Mastering Linux: How to Install and Use ‘Curl’ Command

Mastering Linux: How to Install and Use ‘Curl’ Command

Graphic representation of a Linux terminal showing the installation process of the curl command for data transfer with URLs

Are you looking to install the curl command on your Linux system but aren’t sure where to start? Many Linux users, particularly beginners, might find the task daunting. Yet, installing curl will make it easy to download resources from the web via the Linux command line. Curl is also readily available on most package management systems, making it a straightforward process once you know-how.

In this tutorial, we will guide you on how to install the curl command on your Linux system. We will show you methods for both APT and YUM-based distributions, delve into compiling curl from source, installing a specific version, and finally, how to use the curl command and ensure it’s installed correctly.

So, let’s dive in and begin installing curl on your Linux system!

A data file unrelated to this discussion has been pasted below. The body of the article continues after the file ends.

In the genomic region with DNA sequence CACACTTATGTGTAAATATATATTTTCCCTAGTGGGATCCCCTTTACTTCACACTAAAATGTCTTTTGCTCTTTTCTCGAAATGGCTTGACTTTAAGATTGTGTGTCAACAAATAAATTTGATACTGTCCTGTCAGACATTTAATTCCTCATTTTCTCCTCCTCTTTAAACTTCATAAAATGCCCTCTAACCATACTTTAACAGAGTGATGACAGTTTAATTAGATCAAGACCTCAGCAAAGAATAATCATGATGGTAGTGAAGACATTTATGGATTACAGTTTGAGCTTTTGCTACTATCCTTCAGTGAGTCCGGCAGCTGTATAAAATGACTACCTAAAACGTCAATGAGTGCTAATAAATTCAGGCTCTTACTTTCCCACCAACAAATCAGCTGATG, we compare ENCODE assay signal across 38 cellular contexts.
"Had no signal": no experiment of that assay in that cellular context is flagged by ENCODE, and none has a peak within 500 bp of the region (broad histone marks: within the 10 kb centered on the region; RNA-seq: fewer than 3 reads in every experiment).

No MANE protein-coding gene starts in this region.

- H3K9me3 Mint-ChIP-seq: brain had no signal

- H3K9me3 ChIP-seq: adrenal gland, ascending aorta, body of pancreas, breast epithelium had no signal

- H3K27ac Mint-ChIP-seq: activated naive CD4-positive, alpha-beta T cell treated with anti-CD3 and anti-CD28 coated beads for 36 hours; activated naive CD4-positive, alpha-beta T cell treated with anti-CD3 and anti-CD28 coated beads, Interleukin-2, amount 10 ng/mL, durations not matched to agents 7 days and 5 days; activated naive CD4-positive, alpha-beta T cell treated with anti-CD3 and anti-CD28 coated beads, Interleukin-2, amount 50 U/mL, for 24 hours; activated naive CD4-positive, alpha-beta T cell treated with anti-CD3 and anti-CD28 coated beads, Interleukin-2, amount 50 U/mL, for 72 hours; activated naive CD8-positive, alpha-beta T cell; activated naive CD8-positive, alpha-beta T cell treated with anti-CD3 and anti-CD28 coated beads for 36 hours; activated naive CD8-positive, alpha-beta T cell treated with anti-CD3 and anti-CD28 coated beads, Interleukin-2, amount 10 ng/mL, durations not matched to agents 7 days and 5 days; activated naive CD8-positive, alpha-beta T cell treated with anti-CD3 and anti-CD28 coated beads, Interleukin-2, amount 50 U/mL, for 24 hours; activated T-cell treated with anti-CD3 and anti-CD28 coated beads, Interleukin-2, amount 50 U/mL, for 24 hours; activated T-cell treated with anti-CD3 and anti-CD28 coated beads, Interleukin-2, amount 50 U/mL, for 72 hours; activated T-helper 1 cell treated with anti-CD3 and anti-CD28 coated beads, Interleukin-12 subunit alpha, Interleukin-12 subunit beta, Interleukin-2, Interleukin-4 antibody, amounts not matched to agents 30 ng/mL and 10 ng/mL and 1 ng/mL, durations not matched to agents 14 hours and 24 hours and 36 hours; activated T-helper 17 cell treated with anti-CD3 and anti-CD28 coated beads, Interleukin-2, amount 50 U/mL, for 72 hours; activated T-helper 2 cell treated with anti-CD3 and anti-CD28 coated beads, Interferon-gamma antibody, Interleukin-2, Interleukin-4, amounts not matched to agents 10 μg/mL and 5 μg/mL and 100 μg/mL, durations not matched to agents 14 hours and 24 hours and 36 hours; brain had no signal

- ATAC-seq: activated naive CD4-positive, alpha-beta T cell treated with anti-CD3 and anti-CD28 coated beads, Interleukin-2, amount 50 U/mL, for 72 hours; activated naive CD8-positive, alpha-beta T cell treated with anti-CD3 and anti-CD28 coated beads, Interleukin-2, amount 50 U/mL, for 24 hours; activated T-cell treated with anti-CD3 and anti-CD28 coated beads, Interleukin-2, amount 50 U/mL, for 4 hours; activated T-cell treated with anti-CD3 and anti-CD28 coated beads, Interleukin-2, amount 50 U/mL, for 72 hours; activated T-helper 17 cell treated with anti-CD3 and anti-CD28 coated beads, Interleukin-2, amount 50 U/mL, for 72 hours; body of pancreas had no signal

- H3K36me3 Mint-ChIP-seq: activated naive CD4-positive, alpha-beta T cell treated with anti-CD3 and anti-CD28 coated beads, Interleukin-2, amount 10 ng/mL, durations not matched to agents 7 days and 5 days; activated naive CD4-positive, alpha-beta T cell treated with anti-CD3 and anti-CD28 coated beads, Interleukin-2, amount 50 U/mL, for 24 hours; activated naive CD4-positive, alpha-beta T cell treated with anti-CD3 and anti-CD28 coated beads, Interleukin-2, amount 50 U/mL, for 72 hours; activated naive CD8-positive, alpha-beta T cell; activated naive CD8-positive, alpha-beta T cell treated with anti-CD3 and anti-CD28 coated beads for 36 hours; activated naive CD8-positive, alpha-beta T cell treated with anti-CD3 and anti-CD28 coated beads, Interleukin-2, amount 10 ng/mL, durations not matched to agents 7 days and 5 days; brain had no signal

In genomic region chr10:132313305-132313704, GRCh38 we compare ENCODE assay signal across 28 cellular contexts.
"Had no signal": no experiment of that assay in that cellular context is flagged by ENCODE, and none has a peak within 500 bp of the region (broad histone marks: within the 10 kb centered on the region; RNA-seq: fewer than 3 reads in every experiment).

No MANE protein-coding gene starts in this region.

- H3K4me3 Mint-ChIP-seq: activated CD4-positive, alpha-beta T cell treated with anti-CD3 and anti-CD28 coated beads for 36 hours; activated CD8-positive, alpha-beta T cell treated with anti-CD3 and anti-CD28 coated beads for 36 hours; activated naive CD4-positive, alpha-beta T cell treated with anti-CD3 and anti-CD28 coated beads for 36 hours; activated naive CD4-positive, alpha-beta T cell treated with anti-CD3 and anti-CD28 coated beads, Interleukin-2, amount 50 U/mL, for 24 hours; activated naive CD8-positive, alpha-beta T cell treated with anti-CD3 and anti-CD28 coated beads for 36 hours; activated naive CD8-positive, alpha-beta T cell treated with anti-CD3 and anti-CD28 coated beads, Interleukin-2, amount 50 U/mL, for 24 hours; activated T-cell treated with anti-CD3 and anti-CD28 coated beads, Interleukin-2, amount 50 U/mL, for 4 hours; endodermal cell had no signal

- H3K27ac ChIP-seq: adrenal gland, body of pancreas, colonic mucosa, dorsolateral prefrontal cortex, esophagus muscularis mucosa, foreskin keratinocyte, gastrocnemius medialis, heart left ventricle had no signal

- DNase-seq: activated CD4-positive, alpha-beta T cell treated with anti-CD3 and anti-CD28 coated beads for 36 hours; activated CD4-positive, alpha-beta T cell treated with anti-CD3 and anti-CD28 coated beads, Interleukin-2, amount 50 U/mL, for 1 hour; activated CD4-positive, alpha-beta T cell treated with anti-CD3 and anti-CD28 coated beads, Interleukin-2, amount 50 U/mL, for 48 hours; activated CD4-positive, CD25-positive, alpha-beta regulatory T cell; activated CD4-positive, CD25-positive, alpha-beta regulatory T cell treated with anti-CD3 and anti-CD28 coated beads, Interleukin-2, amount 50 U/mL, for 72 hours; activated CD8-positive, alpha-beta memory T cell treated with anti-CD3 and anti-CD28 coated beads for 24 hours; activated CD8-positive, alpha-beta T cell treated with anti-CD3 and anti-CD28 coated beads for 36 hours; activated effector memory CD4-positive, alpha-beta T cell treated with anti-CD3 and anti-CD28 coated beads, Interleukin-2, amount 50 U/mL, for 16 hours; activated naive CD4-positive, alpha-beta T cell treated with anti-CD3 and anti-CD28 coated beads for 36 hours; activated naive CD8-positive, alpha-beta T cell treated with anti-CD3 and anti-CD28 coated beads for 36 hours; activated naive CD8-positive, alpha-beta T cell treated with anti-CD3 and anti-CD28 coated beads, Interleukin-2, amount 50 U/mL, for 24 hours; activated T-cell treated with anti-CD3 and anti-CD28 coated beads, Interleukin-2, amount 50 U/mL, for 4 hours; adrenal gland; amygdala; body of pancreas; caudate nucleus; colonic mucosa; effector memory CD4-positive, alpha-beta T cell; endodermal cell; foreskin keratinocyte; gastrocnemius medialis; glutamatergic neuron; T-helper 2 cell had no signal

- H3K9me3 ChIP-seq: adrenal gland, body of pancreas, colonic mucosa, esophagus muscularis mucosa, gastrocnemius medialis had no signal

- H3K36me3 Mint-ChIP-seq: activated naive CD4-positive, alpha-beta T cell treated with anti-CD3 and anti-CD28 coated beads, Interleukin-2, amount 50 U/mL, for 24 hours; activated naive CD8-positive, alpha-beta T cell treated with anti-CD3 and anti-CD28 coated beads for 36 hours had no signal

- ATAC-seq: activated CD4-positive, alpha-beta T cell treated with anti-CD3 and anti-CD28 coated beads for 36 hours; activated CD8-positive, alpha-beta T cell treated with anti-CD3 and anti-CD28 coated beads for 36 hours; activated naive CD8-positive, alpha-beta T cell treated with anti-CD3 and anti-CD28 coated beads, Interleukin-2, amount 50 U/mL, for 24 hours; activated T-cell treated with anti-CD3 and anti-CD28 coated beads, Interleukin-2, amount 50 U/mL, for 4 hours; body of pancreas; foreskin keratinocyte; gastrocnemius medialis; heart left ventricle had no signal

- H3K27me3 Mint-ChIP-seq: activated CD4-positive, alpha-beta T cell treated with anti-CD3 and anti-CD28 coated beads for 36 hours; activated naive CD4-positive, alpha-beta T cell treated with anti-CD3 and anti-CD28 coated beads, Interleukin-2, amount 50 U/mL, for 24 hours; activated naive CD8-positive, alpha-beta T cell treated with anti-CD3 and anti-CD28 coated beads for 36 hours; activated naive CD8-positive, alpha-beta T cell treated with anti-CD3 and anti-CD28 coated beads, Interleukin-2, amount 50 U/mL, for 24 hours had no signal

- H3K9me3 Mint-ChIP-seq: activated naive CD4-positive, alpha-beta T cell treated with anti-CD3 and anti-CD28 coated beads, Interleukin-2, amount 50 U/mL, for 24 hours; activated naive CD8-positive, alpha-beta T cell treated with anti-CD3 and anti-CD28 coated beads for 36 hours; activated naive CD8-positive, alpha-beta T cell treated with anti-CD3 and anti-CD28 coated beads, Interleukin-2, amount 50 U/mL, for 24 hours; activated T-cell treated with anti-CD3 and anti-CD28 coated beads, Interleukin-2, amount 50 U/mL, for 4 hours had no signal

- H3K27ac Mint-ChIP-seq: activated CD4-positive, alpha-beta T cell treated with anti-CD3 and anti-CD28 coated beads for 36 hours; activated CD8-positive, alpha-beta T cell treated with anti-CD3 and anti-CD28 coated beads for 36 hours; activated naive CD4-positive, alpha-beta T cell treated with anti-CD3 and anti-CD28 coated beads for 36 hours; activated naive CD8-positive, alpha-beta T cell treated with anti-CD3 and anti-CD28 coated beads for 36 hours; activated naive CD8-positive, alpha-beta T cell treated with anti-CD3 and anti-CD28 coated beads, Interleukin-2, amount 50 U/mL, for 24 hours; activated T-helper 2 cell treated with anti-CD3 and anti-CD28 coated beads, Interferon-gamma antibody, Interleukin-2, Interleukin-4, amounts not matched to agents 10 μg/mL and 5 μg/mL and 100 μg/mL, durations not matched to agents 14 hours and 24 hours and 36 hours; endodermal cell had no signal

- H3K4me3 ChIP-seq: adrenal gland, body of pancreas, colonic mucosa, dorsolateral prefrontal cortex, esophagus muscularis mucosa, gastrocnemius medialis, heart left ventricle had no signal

TL;DR: How Do I Install the ‘curl’ Command in Linux?

Most Linux distributions come with 'curl' pre-installed. However, if it’s not, you can install it using your distribution’s package manager with the syntax, sudo [apt/yum] install curl. You can also verify its installation with, curl --version.

For example, on Debian-based distributions like Ubuntu, use the command:

sudo apt-get install curl

For RPM-based distributions like CentOS, use the command:

sudo yum install curl

# Output:
# 'curl is already the newest version (7.58.0-2ubuntu3.13).'
# '0 upgraded, 0 newly installed, 0 to remove and 0 not upgraded.'

This is a basic way to install the curl command in Linux, but there’s much more to learn about installing and using curl. Continue reading for more detailed information and advanced usage scenarios.

Understanding the ‘curl’ Command in Linux

Before we dive into the installation process, it’s essential to understand what the ‘curl’ command is and why it’s beneficial. ‘curl’ stands for ‘Client URL.’ It’s a command-line utility used to transfer data to or from a network server, using one of the supported protocols (HTTP, HTTPS, FTP, and more). It’s a powerful tool for testing, downloading files, or even debugging network-related issues.

Now, let’s get to the installation part.

Installing ‘curl’ with APT

For Debian-based distributions like Ubuntu, we’ll use the Advanced Packaging Tool (APT) to install ‘curl’. Here’s how to do it:

sudo apt update
sudo apt install curl

# Output:
# 'Reading package lists... Done'
# 'Building dependency tree'
# 'Reading state information... Done'
# 'curl is already the newest version (7.58.0-2ubuntu3.13).'